Disney’s plan to launch a streaming service in 2019 will end its deal with Netflix, depriving it of titles like “Toy Story 4,” the live-action “The Lion King,” and the “Frozen” sequel. Instead, Disney will seek its own subscribers — and that’s as good as a call to arms.
Everyone knows the future of distribution is in streaming video on demand, and the real money lies in doing it for yourself. Once again, content is king — but content also demands a kingdom.
“It’s high time we got in this business,” Disney CEO Bob Iger told analysts Tuesday. “The profitability, the revenue-generating capability of this initiative is substantially greater than the business models we’re currently being served by.”
Netflix knows this, of course; there’s a reason it spends $6 billion annually on original programming and just acquired Millarworld. As its library goes away, all of that in-house content and IP will be essential — especially as it needs to continually refresh its library to keep customers paying $9.99 per month.
And will Netflix content be good enough? While they have a handful of popular originals, much of Netflix’s viewership is believed to favor repeats of popular broadcast shows past and present. If Netflix loses that privilege, consumers will face subscribing to multiple over-the-top services, cherry picking the two or three that best satisfy their interests.
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An ESPN-branded multi-sports service and a Disney-branded service are likely to be high on the list for sports fans and families. ESPN’s new service will boast 10,000 live sports events a year, while the Disney service will include Disney and Pixar libraries, as well as programming from Disney Channel, Disney Junior and Disney XD. (ABC and Freeform shows will continue to be found on Hulu, of which Disney owns a stake).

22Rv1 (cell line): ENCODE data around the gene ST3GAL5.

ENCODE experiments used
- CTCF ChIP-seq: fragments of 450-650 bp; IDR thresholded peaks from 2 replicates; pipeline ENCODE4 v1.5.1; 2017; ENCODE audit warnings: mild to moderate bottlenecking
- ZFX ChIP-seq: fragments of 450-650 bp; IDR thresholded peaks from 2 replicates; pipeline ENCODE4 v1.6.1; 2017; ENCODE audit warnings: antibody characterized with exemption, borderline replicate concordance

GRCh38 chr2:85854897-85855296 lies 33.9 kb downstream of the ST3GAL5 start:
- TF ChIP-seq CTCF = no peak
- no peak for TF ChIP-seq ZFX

CBS already has CBS All Access. HBO has HBO Now; FX and AMC have announced plans to test the premium streaming marketplace with ad-free VOD channels that cable subscribers can purchase for an extra fee. Those services are seen as insurance for the future, when more viewers shift to a direct-to-consumer model, and networks like FX decide it’s time to bypass cable, wireline, and satellite. This is also why merger-and-acquisition activity is on the rise, as Discovery/Scripps and Lionsgate/Starz look to bulk up – and then bulk up again.
Netflix is now perhaps too big – and found in too many territories – to fail. But in an a la carte future, it will be just one of many options. And consumers, who cut the cord to save money, aren’t going to necessarily go back to paying $100 a month for too many OTT plays.
Disney plans to produce original programming for its new streaming service, which raises another question: Once studios go direct to consumer, will they continue producing for rival platforms? So far, the existence of CBS All Access hasn’t stopped CBS TV Studios from producing for other networks or services. But as the ecosystem evolves, that may change — and a company like Disney may have limited interest in seeing competitors like Netflix benefit from signature properties like Marvel and Lucasfilm.
As consumers pull the plug, the real sparks are about to begin.